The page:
One of the big health and wellness crazes sweeping the nation is hydration and vitamin IV therapy. It seems like everywhere you go a new IV therapy clinic is opening. Clinics are popping up in strip malls, medical complexes, and even main street storefronts. But do the treatments they offer really work?
If you’ve been looking for the skinny on hydration and vitamin IV therapy, this post is right up your alley. You will not learn everything there is to know by reading it, but you’ll at least understand the basics by the time you reach the end. So if you’re ready, let’s get started.
What It Is
Hydration and vitamin IV therapy is a therapy designed to flush the body with vitamins and minerals by way of a standard IV. If you don’t know what an IV is, it is a way of introducing medicines directly into the bloodstream by sending them through a tube inserted into a vein.
Lone Star Pain Medicine is a Weatherford, TX pain management clinic that includes hydration and vitamin IV therapy in its menu of services. They say that the therapy is based on something known as Myers’ cocktail.
Myers’ cocktail is the brainchild of late Baltimore physician John Myers, who believed vitamin infusions could be used effectively as a treatment for all sorts of medical conditions. Many of the conditions he attempted to treat with the cocktail were not improved by it. Still, the principle of enhancing human health through supplemental vitamins and minerals has merit.
What It Can Ostensibly Do
As you can imagine, hydration and vitamin IV therapy is highly controversial due to Myers’ history. Even today, many clinics advertising the therapy make some pretty wild claims about it. It is said that IV therapy can help with:
- weight loss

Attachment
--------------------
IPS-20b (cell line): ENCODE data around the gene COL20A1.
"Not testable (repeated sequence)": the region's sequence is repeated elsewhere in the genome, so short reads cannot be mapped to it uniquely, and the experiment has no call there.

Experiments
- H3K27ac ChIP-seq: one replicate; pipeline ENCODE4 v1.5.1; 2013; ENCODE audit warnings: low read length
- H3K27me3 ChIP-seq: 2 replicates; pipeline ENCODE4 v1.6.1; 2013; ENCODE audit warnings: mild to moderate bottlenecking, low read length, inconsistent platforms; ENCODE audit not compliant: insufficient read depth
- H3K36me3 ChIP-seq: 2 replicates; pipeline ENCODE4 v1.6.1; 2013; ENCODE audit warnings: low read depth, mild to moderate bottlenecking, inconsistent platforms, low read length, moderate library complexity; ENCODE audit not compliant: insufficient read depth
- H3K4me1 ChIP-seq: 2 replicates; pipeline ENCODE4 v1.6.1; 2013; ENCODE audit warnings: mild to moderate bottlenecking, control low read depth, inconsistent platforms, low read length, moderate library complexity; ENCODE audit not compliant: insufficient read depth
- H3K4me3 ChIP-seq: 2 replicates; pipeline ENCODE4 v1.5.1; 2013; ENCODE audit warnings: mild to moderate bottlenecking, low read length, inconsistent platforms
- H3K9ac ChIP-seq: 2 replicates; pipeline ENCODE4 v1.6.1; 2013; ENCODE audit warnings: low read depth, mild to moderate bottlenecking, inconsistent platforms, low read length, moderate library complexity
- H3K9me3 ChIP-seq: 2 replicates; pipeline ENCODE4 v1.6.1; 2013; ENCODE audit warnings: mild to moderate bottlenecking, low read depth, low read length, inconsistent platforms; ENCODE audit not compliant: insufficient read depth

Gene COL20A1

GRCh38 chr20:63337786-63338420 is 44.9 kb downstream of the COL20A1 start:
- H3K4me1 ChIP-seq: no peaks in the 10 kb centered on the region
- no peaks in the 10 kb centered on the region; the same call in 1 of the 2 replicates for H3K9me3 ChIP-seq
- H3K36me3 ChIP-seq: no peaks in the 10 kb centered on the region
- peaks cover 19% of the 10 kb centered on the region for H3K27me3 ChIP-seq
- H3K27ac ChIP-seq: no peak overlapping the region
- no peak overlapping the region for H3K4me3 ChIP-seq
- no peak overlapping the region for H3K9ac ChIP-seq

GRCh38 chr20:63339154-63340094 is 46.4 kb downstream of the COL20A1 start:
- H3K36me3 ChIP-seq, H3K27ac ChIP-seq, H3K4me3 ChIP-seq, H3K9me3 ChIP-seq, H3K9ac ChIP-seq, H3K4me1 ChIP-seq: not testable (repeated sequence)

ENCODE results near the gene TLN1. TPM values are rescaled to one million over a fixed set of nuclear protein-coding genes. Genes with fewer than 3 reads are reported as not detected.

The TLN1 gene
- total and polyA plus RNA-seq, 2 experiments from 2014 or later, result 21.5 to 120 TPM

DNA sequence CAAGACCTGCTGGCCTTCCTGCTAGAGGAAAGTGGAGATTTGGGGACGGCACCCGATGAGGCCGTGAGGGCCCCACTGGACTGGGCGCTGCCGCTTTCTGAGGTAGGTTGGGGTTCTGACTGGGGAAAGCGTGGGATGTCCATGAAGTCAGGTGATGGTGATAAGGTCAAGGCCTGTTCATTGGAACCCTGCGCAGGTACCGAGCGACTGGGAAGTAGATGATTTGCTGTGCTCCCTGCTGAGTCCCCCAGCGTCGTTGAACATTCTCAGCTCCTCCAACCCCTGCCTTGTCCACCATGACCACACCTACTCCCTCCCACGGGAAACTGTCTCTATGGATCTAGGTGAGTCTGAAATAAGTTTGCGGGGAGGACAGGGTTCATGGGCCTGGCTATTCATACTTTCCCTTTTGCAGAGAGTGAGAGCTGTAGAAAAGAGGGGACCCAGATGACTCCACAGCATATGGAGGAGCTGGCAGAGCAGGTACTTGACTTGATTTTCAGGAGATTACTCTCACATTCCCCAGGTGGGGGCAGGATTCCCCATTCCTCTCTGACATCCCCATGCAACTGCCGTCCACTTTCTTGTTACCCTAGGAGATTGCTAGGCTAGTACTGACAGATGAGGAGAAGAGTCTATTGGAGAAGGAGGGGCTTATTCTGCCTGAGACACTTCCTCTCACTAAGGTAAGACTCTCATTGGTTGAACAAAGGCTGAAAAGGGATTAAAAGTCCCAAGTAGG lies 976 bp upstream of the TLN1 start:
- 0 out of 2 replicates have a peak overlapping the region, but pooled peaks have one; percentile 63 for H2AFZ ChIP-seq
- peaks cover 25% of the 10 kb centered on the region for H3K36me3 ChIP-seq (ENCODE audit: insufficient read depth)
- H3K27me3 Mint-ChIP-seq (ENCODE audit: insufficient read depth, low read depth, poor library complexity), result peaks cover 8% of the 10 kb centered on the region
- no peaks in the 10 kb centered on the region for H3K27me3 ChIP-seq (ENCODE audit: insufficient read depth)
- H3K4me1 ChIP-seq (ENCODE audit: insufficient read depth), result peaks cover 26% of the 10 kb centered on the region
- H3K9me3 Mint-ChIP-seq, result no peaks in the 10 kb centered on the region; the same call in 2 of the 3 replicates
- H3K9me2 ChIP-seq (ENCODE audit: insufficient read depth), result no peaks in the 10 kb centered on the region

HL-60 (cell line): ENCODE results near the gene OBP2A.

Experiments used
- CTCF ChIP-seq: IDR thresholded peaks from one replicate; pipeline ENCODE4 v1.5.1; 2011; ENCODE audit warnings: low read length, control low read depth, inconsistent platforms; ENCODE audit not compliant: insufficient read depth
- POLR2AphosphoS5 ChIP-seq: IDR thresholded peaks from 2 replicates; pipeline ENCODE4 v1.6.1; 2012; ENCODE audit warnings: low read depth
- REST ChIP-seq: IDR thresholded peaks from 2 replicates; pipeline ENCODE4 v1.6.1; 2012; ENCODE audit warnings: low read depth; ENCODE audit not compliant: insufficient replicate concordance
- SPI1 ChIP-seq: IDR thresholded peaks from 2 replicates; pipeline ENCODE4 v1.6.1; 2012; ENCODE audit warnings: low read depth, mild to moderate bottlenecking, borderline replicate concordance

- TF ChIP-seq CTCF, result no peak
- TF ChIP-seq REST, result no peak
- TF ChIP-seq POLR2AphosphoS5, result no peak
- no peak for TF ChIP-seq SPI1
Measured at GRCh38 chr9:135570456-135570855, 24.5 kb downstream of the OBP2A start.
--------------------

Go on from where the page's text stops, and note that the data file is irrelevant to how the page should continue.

- nutritional deficiencies
- toxin and free radical cleansing
- cardiovascular health
- recovering from a hangover.
The most commonly cited benefits of the therapy are increased energy levels, reduced anxiety, and greater relaxation. Reputable clinics like Lone Star Pain Medicine suggest hydration and vitamin IV therapy might lead to better health simply by providing the body with an ample supply of the nutrients it might not otherwise be getting through a person’s normal diet.
Anecdotal Evidence Abounds
The medical community has worked hard to discredit Myers since his death in the 1980s, largely due to a lack of scientific evidence in support of his claims. Unfortunately, that happens far too often in modern medicine. If a new therapy or treatment is proposed without clinical evidence approved by the FDA, it is automatically dismissed as quackery.
It is true that there haven’t been a whole lot of clinical studies looking into whether hydration and vitamin IV therapy does everything Myers claimed it could. But the anecdotal evidence for some of it abounds. So many people who regularly receive the therapy claim to feel better. They report better overall health.
The claims about feeling better make sense based on what we know about how the body uses vitamins and minerals. For example, we know that vitamin C plays a role in fighting viral infections. We know that vitamin D and calcium both contribute to good bone health. So making sure the body has enough of the vitamins and minerals it needs should lead to better health.
Ultimately, every person needs to decide for themself whether hydration and vitamin IV therapy is a good choice. If nothing else, there is very little risk of being harmed by the therapy as long as it’s done by a trained practitioner.